After being bumped into the poison chalice of the nu-rave category, The Sunshine Underground dissolved with the eroding Alka-Seltzer of a flash-pan genre, and all its fluorescent smiley faces.
On a bold contrary, the Shrewsbury four were actually saturated in promise, following slots at Glastonbury and a headline role at the T In The Park Future Tent. Their 2006 LP, ‘Raise The Alarm’, deserved much more critical acclaim than the initial feedback suggested, with singles like 'Put You In Your Place' and 'Borders' sounding more Rapture than remotely rave. Later release 'I Ain't Losing Any Sleep' even managed to jump ship to appear on an episode of The O.C..
Over two years later, relative obscurity has only been broken for an unlikely tour with The Happy Mondays and a few single track leaks, most notably the speeding funk of 'What You Like'. So after whispering rumours of a return to the studio, Clash decided to track down the elusive Leeds quartet, and pry for solid information...
(Answers from Craig Wellington.)
The Sunshine Underground – ‘Borders’
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Let’s get straight to a gritty question. The nu-rave label: help or hindrance?
Anyone who saw us live never thought that. Obviously we like a foundation of energetic beats to our music. So I can see where people are coming from. I mean, at the time we were grateful because it got a lot of people interested. But as always with trendy genres like that, people are going to change their minds and it’s going to be come 'uncool' as such. You know, I think the worst thing we could of done is to try and adhere to that label and create 'nu-rave' music. We have steered clear of that. We're not trying to be the KLF.
Very true. Are we hearing correctly that you’re back in the studio?
Yeah, we are finally doing our second album. We've been here all month, at a studio near Leeds.
Where on earth have you been for the past two years?
Good point. We've been taking our time in writing the album. We planned for November, but by then we were too late to book the studios we wanted, and had to wait until now. It will be worth it, I think. We didn't want to rush the album. But two years is a long time. Feels like starting over again in a way – we’re playing loads of little gigs. I figured not a lot of bands get the chance to make a second record, so if you do, you gotta nail it.
With labels dropping bands left right and centre, is there a lot of pressure to perfect your second?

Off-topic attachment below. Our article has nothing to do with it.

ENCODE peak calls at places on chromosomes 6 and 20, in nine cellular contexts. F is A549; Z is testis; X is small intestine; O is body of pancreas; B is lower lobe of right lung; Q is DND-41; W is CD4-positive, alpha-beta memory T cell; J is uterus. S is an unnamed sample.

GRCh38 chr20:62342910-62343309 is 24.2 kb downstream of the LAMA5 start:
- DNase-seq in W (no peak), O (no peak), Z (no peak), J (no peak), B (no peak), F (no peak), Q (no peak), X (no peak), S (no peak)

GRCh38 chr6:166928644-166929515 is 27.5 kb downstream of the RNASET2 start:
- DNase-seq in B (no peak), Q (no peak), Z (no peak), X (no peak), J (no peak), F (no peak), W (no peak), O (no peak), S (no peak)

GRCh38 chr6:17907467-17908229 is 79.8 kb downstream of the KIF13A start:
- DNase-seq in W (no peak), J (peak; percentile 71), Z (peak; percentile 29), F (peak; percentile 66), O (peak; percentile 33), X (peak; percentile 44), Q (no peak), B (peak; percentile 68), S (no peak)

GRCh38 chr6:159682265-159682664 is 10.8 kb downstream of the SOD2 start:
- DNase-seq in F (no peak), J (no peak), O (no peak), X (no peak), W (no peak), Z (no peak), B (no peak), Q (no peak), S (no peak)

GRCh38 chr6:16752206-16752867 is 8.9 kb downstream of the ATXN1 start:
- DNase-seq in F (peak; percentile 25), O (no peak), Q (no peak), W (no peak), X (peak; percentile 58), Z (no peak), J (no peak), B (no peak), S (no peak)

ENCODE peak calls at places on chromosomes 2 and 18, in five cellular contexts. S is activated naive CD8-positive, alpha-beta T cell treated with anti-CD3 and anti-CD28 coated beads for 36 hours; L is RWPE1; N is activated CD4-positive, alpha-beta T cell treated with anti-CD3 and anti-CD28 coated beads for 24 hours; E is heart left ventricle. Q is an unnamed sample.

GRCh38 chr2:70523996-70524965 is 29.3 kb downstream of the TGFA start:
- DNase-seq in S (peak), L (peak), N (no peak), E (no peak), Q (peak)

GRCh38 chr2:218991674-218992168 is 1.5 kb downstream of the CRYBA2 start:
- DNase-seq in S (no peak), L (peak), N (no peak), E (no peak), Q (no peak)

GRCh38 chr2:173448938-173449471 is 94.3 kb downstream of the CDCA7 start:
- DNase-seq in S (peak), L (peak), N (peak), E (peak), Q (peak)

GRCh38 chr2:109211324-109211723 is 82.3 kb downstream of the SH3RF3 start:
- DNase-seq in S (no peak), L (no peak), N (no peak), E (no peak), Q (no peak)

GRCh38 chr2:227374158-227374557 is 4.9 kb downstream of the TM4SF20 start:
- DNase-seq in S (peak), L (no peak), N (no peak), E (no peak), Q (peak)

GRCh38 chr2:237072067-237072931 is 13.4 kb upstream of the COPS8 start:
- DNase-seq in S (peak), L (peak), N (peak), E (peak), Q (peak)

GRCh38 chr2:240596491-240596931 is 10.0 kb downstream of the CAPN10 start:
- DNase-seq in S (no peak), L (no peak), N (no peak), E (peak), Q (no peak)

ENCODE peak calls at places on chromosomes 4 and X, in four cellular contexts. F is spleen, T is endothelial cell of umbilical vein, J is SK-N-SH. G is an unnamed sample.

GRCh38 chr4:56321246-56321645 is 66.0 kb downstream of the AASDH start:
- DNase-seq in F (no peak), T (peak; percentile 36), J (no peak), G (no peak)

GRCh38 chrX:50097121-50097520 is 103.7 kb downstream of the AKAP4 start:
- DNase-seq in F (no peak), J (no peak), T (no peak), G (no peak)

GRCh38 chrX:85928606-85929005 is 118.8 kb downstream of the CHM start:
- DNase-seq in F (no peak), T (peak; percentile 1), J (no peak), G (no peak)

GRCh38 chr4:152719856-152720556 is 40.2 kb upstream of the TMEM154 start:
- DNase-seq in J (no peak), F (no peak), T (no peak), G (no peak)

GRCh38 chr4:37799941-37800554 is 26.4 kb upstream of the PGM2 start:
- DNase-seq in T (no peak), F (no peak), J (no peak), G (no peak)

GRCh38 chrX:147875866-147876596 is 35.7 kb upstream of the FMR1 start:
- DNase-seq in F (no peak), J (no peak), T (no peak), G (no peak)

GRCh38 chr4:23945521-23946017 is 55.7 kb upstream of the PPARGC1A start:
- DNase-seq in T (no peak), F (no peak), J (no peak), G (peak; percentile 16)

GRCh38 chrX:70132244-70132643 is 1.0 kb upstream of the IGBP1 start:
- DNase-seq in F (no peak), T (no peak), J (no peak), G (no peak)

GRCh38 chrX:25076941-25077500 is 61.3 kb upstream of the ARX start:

Yeah, I think so, there was. But our label were very cool about things. They gave us a lot of time to write. There’s definitely some pressure lurking, though. If you’re forced into the recording studio by a record company wanting a single, you get into the mindset of trying to write a single. Whereas I think most of our best stuff was never even intended to be singles.
A quick look back to ‘Raise The Alarm’ – it received a lot of critical acclaim but many thought it just wasn't put out there enough. People just didn't get encouraged to go buy it?
Yeah. We were independent right at the start, though. Then we swapped labels halfway through releases. And by the time the press caught up with us, we had already released everything. Twice. It was a slow burner for sure. And by the time we were doing our bigger tours we were already on single five of the album. We gambled on releasing early and it didn't pull off as well as we thought. You learn from your mistakes.
What can we expect from the new album, then?
We want to amplify what we already have. ‘Raise The Alarm’ never sounded exactly how we wanted it to. But I think you learn things as you go when you're making your first record, whereas now we are determined to get it exactly right. We have always been much better live then we ever were on record, but we're changing that now I think.
Any strange happenings in the studio?
We put a tent around our drummer Matt while he was recording – to get that big stadium rock bellow, instead of the studio sound. We have tried all sorts of weird little experiments. The album is very expressive and dark, and a lot heavier. We were really influenced by Queens Of The Stone Age with our guitars, and we are trying to mix all that with the other side of what we do as well, which is the earlier sort of dance connection. All our beats are now a lot heavier though, they sound like a step-on. Its what we dreamt of doing last time, really. We're not afraid of mixing it up on the writing side any more. This record aims to be the complete album.